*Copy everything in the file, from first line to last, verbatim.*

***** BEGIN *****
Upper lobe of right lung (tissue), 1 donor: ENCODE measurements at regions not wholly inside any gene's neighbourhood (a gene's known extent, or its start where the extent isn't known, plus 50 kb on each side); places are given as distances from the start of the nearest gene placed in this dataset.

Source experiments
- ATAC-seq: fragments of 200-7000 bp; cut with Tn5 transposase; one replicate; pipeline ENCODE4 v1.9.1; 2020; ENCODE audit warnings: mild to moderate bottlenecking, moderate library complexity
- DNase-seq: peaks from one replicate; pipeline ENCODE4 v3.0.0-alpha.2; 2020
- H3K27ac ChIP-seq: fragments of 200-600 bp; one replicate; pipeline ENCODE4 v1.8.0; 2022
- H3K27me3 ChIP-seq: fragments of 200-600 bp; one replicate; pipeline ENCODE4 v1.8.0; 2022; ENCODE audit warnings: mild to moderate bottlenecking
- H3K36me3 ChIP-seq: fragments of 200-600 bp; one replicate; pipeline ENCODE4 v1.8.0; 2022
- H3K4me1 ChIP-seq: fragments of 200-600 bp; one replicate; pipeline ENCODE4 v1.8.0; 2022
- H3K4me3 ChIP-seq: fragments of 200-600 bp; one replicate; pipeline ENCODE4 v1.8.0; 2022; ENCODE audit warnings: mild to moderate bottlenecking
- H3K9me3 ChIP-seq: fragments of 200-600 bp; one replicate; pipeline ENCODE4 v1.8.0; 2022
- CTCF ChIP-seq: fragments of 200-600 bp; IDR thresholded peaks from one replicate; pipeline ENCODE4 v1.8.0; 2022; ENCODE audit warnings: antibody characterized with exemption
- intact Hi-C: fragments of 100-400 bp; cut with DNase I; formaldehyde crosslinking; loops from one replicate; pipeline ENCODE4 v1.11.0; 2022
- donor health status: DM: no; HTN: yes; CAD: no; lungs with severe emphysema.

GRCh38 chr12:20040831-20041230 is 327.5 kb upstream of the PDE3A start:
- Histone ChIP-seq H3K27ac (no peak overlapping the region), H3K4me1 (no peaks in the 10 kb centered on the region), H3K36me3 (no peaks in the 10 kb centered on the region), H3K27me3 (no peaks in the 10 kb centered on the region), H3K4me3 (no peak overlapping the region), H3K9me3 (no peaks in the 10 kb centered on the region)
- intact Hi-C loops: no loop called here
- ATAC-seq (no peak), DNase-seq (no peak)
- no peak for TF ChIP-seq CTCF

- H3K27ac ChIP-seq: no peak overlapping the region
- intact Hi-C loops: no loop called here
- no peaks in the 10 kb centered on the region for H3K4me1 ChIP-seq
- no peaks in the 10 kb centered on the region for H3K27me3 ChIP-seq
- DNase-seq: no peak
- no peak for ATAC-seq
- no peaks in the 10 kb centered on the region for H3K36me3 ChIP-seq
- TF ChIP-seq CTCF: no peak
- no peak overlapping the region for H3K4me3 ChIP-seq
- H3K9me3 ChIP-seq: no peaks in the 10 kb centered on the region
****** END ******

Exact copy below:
Upper lobe of right lung (tissue), 1 donor: ENCODE measurements at regions not wholly inside any gene's neighbourhood (a gene's known extent, or its start where the extent isn't known, plus 50 kb on each side); places are given as distances from the start of the nearest gene placed in this dataset.

Source experiments
- ATAC-seq: fragments of 200-7000 bp; cut with Tn5 transposase; one replicate; pipeline ENCODE4 v1.9.1; 2020; ENCODE audit warnings: mild to moderate bottlenecking, moderate library complexity
- DNase-seq: peaks from one replicate; pipeline ENCODE4 v3.0.0-alpha.2; 2020
- H3K27ac ChIP-seq: fragments of 200-600 bp; one replicate; pipeline ENCODE4 v1.8.0; 2022
- H3K27me3 ChIP-seq: fragments of 200-600 bp; one replicate; pipeline ENCODE4 v1.8.0; 2022; ENCODE audit warnings: mild to moderate bottlenecking
- H3K36me3 ChIP-seq: fragments of 200-600 bp; one replicate; pipeline ENCODE4 v1.8.0; 2022
- H3K4me1 ChIP-seq: fragments of 200-600 bp; one replicate; pipeline ENCODE4 v1.8.0; 2022
- H3K4me3 ChIP-seq: fragments of 200-600 bp; one replicate; pipeline ENCODE4 v1.8.0; 2022; ENCODE audit warnings: mild to moderate bottlenecking
- H3K9me3 ChIP-seq: fragments of 200-600 bp; one replicate; pipeline ENCODE4 v1.8.0; 2022
- CTCF ChIP-seq: fragments of 200-600 bp; IDR thresholded peaks from one replicate; pipeline ENCODE4 v1.8.0; 2022; ENCODE audit warnings: antibody characterized with exemption
- intact Hi-C: fragments of 100-400 bp; cut with DNase I; formaldehyde crosslinking; loops from one replicate; pipeline ENCODE4 v1.11.0; 2022
- donor health status: DM: no; HTN: yes; CAD: no; lungs with severe emphysema.

GRCh38 chr12:20040831-20041230 is 327.5 kb upstream of the PDE3A start:
- Histone ChIP-seq H3K27ac (no peak overlapping the region), H3K4me1 (no peaks in the 10 kb centered on the region), H3K36me3 (no peaks in the 10 kb centered on the region), H3K27me3 (no peaks in the 10 kb centered on the region), H3K4me3 (no peak overlapping the region), H3K9me3 (no peaks in the 10 kb centered on the region)
- intact Hi-C loops: no loop called here
- ATAC-seq (no peak), DNase-seq (no peak)
- no peak for TF ChIP-seq CTCF

- H3K27ac ChIP-seq: no peak overlapping the region
- intact Hi-C loops: no loop called here
- no peaks in the 10 kb centered on the region for H3K4me1 ChIP-seq
- no peaks in the 10 kb centered on the region for H3K27me3 ChIP-seq
- DNase-seq: no peak
- no peak for ATAC-seq
- no peaks in the 10 kb centered on the region for H3K36me3 ChIP-seq
- TF ChIP-seq CTCF: no peak
- no peak overlapping the region for H3K4me3 ChIP-seq
- H3K9me3 ChIP-seq: no peaks in the 10 kb centered on the region